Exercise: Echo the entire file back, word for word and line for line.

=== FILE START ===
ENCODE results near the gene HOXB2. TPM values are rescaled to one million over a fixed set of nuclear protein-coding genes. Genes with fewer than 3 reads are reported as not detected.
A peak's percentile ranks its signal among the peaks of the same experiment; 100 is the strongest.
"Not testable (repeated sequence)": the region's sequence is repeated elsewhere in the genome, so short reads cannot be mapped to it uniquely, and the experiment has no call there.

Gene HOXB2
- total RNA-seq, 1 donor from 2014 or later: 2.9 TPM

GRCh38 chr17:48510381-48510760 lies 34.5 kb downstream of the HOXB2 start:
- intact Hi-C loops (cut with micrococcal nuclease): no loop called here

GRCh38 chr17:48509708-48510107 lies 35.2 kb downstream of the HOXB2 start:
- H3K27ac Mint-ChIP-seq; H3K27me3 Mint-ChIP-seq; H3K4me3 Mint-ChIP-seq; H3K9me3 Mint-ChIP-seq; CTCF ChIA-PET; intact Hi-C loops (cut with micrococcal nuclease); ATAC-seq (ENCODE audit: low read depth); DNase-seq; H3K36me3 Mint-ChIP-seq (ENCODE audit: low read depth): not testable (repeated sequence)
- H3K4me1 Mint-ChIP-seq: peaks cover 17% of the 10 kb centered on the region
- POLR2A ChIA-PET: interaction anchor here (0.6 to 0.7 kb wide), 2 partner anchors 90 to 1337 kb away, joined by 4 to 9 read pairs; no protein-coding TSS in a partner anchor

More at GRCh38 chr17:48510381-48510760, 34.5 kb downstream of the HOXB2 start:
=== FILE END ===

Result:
ENCODE results near the gene HOXB2. TPM values are rescaled to one million over a fixed set of nuclear protein-coding genes. Genes with fewer than 3 reads are reported as not detected.
A peak's percentile ranks its signal among the peaks of the same experiment; 100 is the strongest.
"Not testable (repeated sequence)": the region's sequence is repeated elsewhere in the genome, so short reads cannot be mapped to it uniquely, and the experiment has no call there.

Gene HOXB2
- total RNA-seq, 1 donor from 2014 or later: 2.9 TPM

GRCh38 chr17:48510381-48510760 lies 34.5 kb downstream of the HOXB2 start:
- intact Hi-C loops (cut with micrococcal nuclease): no loop called here

GRCh38 chr17:48509708-48510107 lies 35.2 kb downstream of the HOXB2 start:
- H3K27ac Mint-ChIP-seq; H3K27me3 Mint-ChIP-seq; H3K4me3 Mint-ChIP-seq; H3K9me3 Mint-ChIP-seq; CTCF ChIA-PET; intact Hi-C loops (cut with micrococcal nuclease); ATAC-seq (ENCODE audit: low read depth); DNase-seq; H3K36me3 Mint-ChIP-seq (ENCODE audit: low read depth): not testable (repeated sequence)
- H3K4me1 Mint-ChIP-seq: peaks cover 17% of the 10 kb centered on the region
- POLR2A ChIA-PET: interaction anchor here (0.6 to 0.7 kb wide), 2 partner anchors 90 to 1337 kb away, joined by 4 to 9 read pairs; no protein-coding TSS in a partner anchor

More at GRCh38 chr17:48510381-48510760, 34.5 kb downstream of the HOXB2 start: